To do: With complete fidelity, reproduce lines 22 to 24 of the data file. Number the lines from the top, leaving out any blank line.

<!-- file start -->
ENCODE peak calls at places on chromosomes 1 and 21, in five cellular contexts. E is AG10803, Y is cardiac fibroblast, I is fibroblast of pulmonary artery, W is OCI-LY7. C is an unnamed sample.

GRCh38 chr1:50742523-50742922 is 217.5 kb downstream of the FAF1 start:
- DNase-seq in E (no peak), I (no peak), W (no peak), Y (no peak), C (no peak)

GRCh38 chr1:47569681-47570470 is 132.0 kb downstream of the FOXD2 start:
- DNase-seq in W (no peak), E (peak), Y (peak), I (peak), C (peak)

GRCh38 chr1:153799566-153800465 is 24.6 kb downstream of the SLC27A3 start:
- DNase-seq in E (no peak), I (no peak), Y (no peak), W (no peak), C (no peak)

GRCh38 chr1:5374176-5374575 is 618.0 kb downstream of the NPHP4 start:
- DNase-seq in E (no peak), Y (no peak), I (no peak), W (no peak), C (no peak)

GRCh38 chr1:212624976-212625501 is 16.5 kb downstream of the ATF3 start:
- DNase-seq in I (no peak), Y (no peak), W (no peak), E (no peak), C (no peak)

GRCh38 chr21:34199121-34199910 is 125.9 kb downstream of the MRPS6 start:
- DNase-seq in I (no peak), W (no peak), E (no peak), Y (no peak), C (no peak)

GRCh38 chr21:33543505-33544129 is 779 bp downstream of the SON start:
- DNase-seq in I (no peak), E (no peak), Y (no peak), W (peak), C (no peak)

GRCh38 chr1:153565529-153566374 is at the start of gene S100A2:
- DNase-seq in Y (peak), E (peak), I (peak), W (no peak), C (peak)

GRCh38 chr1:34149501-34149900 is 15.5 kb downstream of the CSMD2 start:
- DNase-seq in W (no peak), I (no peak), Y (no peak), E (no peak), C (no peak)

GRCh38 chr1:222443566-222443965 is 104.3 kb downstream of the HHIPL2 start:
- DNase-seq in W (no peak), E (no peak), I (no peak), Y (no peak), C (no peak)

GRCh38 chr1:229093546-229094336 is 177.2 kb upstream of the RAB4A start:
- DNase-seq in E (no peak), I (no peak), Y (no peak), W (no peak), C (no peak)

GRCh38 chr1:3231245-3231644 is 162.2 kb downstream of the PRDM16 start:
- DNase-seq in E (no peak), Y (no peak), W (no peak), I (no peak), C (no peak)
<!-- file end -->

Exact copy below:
GRCh38 chr1:229093546-229094336 is 177.2 kb upstream of the RAB4A start:
- DNase-seq in E (no peak), I (no peak), Y (no peak), W (no peak), C (no peak)

GRCh38 chr1:3231245-3231644 is 162.2 kb downstream of the PRDM16 start: